Let’s be fair: Redefining ‘college’ for today
Splash Guest Column
My parents are proud to have four children who all graduated from four-year colleges with a bachelor's degree, and two who obtained their master's degree. Although every parent would be proud of this accomplishment, it's especially meaningful to my mother, who only attended elementary school until the third grade, and my father, who attended high school until the ninth grade. They were both forced to drop out of school at an early age and began working full-time, traveling with their migrant families across the United States seeking seasonal agricultural work. Not having the opportunity themselves, it was never really a question of whether their children would attend college, only a matter of where.
Now, as a first-time mom to an 18-month-old son, I have the same college dreams for him that I experienced myself. I want him to experience the unique opportunities offered by attending a four-year university, such as living in the dorms, playing intramural sports and the pride of cheering on your alma mater.
With this in mind, I wonder how I might feel if my son were to say to me, "I was thinking about going to a vocational school." Honestly, I would be torn between my instincts as a parent to support my son in whatever makes him happy and at the same time wish for him the same wonderful college experience I had.
Working in education and specializing in helping prepare students for college, I know it isn't fair to have a preconceived idea of what type of post-secondary school he should attend. But to be fair to myself as a new mom, I think I'm experiencing the same shift in defining what "college" should look like as is the rest of the country.
As the GEAR UP coordinator for the West Valley School District, my job is to provide opportunities to students that will allow them to explore their post-secondary education options. Admittedly, over the past few years, I have planned more opportunities for students to visit two and four year colleges in comparison to vocation schools. This makes me reflect on whether I'm being fair to all students by sending the message that these schools are the "best" and "only" option.
Although everyone agrees that a high school diploma is no longer sufficient, in recent years, discussions have increased amongst researchers and educators that we should be encouraging and providing more opportunities for high school students to attend career and technical or vocational schools. Not only is it a fair way to support students who want to pursue careers in fields not offered by colleges and universities, it supports the fact that a traditional college experience isn't a good fit for every student. A report published by the Harvard Graduate School of Education states that only 56 percent of students enrolling in a four-year college graduate after six years and less than 30 percent graduate from a two-year college after three years. The same report, called the Pathways to Prosperity Project, claims that the United States has the highest college dropout rate of any industrialized country.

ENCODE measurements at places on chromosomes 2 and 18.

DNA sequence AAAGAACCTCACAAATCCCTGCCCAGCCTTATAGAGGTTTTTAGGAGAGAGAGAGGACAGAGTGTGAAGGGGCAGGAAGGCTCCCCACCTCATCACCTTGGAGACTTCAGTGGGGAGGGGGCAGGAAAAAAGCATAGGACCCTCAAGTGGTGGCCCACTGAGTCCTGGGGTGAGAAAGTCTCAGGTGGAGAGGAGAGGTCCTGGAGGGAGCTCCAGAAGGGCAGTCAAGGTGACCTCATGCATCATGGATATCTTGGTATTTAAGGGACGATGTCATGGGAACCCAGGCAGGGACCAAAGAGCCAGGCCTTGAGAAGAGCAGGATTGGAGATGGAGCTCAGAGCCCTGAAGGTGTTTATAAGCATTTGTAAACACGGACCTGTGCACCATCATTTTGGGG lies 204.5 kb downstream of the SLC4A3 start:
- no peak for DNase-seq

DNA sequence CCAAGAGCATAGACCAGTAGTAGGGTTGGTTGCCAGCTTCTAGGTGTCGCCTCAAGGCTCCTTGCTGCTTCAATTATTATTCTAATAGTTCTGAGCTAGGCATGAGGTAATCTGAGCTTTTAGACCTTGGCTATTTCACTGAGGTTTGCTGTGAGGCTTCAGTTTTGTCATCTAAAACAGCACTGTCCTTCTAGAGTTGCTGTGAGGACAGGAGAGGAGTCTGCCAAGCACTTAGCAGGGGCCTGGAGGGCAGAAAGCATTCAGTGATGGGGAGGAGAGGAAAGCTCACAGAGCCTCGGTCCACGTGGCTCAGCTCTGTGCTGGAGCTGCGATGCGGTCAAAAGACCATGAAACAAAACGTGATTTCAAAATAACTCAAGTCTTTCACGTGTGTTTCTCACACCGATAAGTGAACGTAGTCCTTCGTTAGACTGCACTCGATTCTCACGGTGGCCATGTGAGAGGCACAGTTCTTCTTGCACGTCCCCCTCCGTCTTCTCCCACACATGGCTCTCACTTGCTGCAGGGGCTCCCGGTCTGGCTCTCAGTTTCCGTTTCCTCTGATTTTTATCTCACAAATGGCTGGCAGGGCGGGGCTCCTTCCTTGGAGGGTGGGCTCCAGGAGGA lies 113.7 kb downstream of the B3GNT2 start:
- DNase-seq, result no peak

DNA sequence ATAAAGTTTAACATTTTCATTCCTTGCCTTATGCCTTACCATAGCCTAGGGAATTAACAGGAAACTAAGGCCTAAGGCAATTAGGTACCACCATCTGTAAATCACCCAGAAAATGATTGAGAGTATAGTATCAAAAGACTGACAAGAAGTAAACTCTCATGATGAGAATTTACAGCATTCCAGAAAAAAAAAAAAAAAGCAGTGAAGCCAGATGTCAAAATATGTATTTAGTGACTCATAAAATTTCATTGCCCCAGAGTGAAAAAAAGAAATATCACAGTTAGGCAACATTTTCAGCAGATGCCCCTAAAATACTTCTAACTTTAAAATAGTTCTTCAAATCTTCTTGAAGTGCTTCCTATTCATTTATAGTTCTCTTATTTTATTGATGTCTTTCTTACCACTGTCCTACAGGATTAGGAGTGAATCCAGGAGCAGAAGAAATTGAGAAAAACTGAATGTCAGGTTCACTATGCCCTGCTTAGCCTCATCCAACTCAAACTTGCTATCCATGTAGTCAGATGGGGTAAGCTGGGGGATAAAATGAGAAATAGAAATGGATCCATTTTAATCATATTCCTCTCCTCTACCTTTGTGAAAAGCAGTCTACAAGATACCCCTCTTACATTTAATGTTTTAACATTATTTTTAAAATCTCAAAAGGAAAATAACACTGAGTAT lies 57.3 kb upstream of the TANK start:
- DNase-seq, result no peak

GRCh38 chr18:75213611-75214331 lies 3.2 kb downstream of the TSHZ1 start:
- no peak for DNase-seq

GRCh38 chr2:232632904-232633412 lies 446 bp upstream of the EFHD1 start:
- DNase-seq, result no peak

In the West Valley School District, our mission statement is to graduate every student ready for college. Although it's a mission likely held by many high schools across the nation, we're working to prepare students for all types of post-secondary options and to individualize these goals to each student.
This month will open the doors, both literally and figuratively, to offering new opportunities for students in the Spokane Valley. This January, the new Spokane Valley Tech skills center, located on the corner of Sprague and University, will offer programs including cosmetology, sports medicine and aerospace and advanced manufacturing. The center is a consortium of Central Valley, East Valley, Freeman, and West Valley school districts and will offer even more programs in the upcoming school years.
We should all be proud that our community and school districts are offering opportunities that are fair for all students in pursuing a post-secondary education that is the best fit for them. Rather than focusing on the traditional idea of college, let us support and provide the education needed to succeed in all post-secondary avenues, whether that be a community college, university, vocational training or an apprenticeship.
Rosalie Sigler is the special programs coordinator in the West Valley School District and coordinates the GEAR UP grant (Gaining Early Awareness and Readiness for Undergraduate Programs), which serves the class of 2017 at Centennial Middle School. She earned both her undergraduate and graduate degrees in social work from Eastern Washington University. She and her husband met at EWU and are the parents of an 18-month old son. This column was written as part of a monthly series highlighting the PACE (Partners Advancing Character Education) trait of the month. The trait for January is "fairness."